There is a myth that somehow young people are not aspirational. If you look at people’s aspirations, they want to own their own home, to have a decent job with a decent wage, and be able to afford to raise their kids - young people are not young Marxists.

Byrne’s aim is that everybody should get on the ladder to owning their own home (presumably with a mortgage) and also have some savings to invest for their retirement. To do this, a government should give every young person £10,000 to kick their careers off; it should establish a sovereign wealth fund to build up funds (what for, Byrne did not explain); and there should be fairer taxation: eg, income from capital gains should be taxed at the same rate as income from work. He even flirts with the idea of a wealth tax on the very rich that could bring in billions for the economy and for redistribution. But that was basically it. Moreover, all these ‘radical’ measures to reduce inequality of wealth would have to be slowly introduced over “three parliaments” (I make that 15 years!), so that the electorate gradually got used to the policies!

The packed LSE audience, along with Byrne’s fellow speakers (a professor of sociology and somebody from the anti-poverty research institute, the Rowntree Trust), had no criticisms to make of the Byrne programme. So let me make just a few.

What Byrne never talked about was why there was such inequality of wealth and income in the UK and in all the other countries of the world? Why are the rich rich and why are the poor poor? Surely, there is something endemic to the capitalist economy that explains this permanent inequality. In several posts and papers,3 I have discussed the underlying causes of inequality, but Byrne does not do so: it is just there and shocking, and we need to do something about it before it explodes into revolts!


But here is the policy problem. If inequality is endemic to capitalism, then what is needed are policies prior to redistribution. It is not a question of trying to redistribute excessive wealth from the rich to the rest of us through taxes and/or closing up evasion loopholes and tax havens, etc. That might help a bit, but the underlying generation of the forces of inequality would remain untouched.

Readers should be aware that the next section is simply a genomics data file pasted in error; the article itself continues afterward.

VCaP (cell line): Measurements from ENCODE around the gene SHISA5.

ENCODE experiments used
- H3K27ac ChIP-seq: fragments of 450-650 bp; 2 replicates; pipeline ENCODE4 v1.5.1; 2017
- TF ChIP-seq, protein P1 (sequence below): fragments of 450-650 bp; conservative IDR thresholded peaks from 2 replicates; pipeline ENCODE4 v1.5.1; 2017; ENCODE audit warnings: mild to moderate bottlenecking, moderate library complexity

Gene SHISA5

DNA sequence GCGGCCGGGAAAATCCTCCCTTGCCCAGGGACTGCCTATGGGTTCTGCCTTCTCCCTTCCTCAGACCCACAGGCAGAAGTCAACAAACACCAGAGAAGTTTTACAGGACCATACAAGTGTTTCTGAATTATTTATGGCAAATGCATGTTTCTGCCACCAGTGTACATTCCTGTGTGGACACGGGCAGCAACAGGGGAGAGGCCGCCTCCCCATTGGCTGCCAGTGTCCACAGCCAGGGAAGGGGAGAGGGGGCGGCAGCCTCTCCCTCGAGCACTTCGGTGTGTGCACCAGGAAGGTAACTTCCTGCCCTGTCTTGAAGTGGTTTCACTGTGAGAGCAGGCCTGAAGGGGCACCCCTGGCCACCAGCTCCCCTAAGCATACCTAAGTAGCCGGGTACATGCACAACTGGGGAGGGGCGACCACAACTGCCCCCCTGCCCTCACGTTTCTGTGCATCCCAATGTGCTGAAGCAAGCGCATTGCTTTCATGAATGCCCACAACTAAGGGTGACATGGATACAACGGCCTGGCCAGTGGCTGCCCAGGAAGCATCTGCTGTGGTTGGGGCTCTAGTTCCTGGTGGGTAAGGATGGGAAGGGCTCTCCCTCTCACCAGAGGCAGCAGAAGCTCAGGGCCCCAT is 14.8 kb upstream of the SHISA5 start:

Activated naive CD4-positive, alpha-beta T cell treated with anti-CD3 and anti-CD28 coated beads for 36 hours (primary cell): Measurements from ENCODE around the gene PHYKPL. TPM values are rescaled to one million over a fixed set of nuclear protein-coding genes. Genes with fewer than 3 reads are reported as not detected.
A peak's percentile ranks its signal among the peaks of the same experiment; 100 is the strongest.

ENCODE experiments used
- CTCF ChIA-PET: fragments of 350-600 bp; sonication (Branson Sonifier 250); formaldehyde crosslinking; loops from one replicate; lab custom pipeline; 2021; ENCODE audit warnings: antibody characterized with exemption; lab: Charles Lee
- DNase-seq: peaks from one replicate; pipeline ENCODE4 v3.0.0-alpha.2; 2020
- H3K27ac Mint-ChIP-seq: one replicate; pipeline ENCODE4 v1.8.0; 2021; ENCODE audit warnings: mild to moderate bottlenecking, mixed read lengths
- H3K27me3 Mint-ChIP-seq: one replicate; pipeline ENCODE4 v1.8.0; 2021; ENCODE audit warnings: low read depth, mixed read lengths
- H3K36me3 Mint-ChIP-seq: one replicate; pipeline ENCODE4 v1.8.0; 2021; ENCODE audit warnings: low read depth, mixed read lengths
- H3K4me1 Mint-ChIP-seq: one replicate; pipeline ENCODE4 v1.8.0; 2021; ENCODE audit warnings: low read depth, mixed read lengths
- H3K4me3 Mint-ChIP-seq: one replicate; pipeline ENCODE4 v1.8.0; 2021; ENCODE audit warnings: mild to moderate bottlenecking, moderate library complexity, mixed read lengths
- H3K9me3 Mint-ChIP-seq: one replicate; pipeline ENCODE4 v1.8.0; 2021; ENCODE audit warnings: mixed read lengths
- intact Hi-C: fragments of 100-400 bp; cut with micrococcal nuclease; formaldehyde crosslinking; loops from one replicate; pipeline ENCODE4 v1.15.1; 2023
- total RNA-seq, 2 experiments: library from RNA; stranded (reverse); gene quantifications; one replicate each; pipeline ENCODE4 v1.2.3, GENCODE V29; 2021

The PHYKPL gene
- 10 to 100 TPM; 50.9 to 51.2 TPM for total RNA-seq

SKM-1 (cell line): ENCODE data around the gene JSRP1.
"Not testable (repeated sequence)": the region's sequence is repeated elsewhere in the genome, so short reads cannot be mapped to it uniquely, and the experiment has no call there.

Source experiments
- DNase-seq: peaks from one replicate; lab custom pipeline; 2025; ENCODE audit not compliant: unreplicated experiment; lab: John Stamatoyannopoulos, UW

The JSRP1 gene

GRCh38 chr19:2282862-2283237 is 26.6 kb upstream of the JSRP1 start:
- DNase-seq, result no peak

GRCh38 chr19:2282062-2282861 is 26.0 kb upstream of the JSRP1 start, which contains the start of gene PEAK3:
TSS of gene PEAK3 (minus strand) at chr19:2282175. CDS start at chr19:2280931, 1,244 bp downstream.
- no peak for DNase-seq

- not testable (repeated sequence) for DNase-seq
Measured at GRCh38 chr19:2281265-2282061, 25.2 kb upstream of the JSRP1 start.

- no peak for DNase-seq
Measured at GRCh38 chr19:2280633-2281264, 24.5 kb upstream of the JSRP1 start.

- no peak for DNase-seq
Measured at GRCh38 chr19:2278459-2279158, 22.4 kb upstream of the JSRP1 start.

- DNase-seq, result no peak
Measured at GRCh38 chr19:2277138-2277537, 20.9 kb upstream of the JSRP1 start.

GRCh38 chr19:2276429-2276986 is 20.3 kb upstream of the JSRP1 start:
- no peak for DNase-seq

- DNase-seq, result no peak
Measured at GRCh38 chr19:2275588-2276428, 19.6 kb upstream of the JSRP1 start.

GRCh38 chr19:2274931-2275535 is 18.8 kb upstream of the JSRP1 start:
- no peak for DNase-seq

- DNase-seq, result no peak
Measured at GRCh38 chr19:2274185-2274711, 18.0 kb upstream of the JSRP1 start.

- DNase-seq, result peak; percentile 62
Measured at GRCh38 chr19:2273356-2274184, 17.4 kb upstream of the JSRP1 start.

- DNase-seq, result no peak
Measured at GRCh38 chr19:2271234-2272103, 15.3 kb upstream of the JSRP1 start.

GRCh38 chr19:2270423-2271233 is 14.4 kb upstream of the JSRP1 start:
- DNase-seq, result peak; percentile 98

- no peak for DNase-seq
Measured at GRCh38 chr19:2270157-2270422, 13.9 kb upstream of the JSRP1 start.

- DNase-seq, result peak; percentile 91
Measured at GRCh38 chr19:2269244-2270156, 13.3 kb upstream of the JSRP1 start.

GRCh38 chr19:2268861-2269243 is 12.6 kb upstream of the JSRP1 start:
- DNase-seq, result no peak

Pre-distribution policies are needed. Byrne advocated only one - better jobs with better pay for those at the bottom of the ladder. How that was to be achieved, given the state of the UK economy (and other capitalist economies), was not explained. He also seemed to suggest raising the social security minimum level to take people out of poverty - again how that was to be implemented was not explained.

Byrne noted the disparity of wealth between London and the regions. The latest Institute for Public Policy Research ‘State of the north’ report found that:

While England’s average wealth per person grew from around £226,300 in 2010 to £290,800 by 2020, regional inequalities in wealth have widened. For instance, the gap per head between the average wealth per person in England overall and the north stood at £71,000 in 2020, almost double the gap in 2010, at around £37,300 (ONS 2022a in 2023 prices).

The gap between levels of wealth in the north and Midlands, and the rest of England, is growing. Overall in England, the wealthiest 10% hold almost half of all wealth. Nearly half of wealth is found in the south, where 40% of the population reside, against a fifth of wealth being found in the north, where around 30% cent of the population live, with the remainder in London and the Midlands.4

It is clear why. The rich live in London and the south mostly, the most important means of production and finance are based in London, and the jobs that pay the best are in London. What is Byrne’s answer to this? Give the regional mayors more money to spend, taking central government funds away from London. This would solve little - especially given that some of the poorest boroughs in England are in London!